Monday, 1 November 2010
Thursday, 11 February 2010
The last couple of months have been incredibly busy for me, hence my delay in writing this post. During this time period, alhumdulillah, I had the opportunity to perform Hajj and also travel to Pakistan.
I thought I would base this post around my experiences and lessons from Hajj, of which there were many. However, I've decided to change the subject of this post, not only because the lessons of Hajj has been covered by many other 'Bloggers', but also because my visit to Pakistan has really stuck a a chord in my heart.
Its been almost four years since I visited Karachi, a time period within which I have changed quite substantially as a person. I was sure that it too would have changed from when I'd last visited the city.
The first thing that struck me as I entered the city was the vast improvement of the roads. Karachi has become a city of flyovers galore, which seems to have eased its traffic problems somewhat. Upon seeing this, I remember feeling a tinge of optimism in my heart that perhaps things in Karachi aren't as bad as the media hypes them up to be.
Some things, however, have remained exactly the same as they always have been such as the endless amounts of unnecessary bureaucracy, the harshness and impatience that exists within the Karachiite and of course, the obsession with eating in the 'hip' places in ones finest garments.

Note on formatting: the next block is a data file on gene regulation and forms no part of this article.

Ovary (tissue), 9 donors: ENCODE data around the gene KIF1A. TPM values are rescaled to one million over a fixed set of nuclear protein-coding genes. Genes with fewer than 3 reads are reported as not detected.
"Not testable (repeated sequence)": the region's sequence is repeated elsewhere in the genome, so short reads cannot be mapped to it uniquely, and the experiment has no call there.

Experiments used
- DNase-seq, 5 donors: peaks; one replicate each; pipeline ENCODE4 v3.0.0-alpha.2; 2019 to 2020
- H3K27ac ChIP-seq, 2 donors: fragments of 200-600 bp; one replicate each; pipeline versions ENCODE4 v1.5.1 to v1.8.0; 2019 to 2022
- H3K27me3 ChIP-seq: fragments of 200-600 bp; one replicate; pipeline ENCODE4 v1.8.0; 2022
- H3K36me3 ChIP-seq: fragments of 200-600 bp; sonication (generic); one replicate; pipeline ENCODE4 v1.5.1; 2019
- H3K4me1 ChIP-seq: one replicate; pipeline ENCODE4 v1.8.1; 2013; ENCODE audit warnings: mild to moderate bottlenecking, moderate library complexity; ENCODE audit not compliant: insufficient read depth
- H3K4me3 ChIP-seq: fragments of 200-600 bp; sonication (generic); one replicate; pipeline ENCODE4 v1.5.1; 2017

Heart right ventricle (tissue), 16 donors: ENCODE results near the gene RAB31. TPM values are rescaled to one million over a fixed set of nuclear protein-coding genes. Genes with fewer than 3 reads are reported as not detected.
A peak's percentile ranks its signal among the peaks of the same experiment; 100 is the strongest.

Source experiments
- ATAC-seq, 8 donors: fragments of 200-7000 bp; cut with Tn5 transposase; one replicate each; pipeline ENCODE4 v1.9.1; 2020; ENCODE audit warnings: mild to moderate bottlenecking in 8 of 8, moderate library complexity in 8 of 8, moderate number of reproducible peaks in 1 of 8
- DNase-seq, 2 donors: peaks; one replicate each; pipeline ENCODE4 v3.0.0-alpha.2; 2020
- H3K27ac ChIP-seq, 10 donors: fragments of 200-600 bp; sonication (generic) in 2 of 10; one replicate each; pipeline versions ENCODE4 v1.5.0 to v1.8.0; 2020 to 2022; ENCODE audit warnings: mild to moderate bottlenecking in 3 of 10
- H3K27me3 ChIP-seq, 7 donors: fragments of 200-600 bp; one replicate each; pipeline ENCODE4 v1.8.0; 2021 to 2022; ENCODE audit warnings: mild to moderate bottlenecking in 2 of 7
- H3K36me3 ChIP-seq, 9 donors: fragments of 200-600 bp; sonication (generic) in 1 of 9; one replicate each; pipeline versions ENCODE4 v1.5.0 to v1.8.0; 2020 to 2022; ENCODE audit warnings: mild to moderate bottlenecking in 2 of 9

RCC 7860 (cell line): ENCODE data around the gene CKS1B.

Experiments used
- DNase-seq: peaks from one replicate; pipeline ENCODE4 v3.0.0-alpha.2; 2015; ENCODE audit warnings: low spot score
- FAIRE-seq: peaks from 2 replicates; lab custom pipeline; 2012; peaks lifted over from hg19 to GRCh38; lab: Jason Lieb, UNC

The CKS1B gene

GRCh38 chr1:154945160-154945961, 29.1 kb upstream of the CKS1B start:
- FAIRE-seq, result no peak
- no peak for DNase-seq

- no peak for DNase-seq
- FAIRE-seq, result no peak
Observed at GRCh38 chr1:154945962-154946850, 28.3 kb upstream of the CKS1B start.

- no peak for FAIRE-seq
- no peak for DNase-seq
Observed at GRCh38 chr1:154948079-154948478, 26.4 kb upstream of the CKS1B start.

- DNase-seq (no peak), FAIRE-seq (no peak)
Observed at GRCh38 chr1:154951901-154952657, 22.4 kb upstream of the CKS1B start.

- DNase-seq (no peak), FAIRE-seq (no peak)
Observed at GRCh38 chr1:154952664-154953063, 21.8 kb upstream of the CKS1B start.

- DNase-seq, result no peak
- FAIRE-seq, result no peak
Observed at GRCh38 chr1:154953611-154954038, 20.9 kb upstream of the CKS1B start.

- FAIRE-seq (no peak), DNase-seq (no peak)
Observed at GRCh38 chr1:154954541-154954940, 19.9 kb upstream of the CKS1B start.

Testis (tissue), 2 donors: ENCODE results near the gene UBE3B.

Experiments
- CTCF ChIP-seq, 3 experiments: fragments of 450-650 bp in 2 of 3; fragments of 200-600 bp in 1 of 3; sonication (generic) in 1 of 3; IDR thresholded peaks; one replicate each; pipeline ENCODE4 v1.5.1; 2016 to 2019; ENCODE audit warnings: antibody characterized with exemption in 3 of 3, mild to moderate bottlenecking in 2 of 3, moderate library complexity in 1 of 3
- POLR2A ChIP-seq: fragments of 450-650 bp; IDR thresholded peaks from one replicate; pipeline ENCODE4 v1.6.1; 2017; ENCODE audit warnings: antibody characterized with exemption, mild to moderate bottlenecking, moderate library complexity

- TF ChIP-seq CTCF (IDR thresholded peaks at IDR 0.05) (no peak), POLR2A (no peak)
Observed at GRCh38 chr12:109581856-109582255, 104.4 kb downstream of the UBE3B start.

However my true insight into Pakistan came after meeting one of my fathers cousins, a man who is probably in his 80s. He began telling me his story of migration to Pakistan during the time of the partition, as many other Muslims in India did in 1947. As he was from Bihar he initially moved to East Pakistan, what is now known as Bangladesh. For them, Pakistan seemed to be a place where Muslims could obtain peace from the clashes with Hindus. Furthermore, they perceived it to be a land of hope and prosperity, a place where they would have the freedom to practice the Deen of Allah. However in 1970 when Bangladesh was formed, he made the arduous journey to West Pakistan, as he feared for his safety and well being in Bangladesh, having been labelled as an 'Urdu-Speaking' individual. Forty years on from then, he is still subject to bloodshed; be it Sunni versus Shia, Punjabi versus 'Urdu-Speaking' or Sindhi versus Non-Sindhi.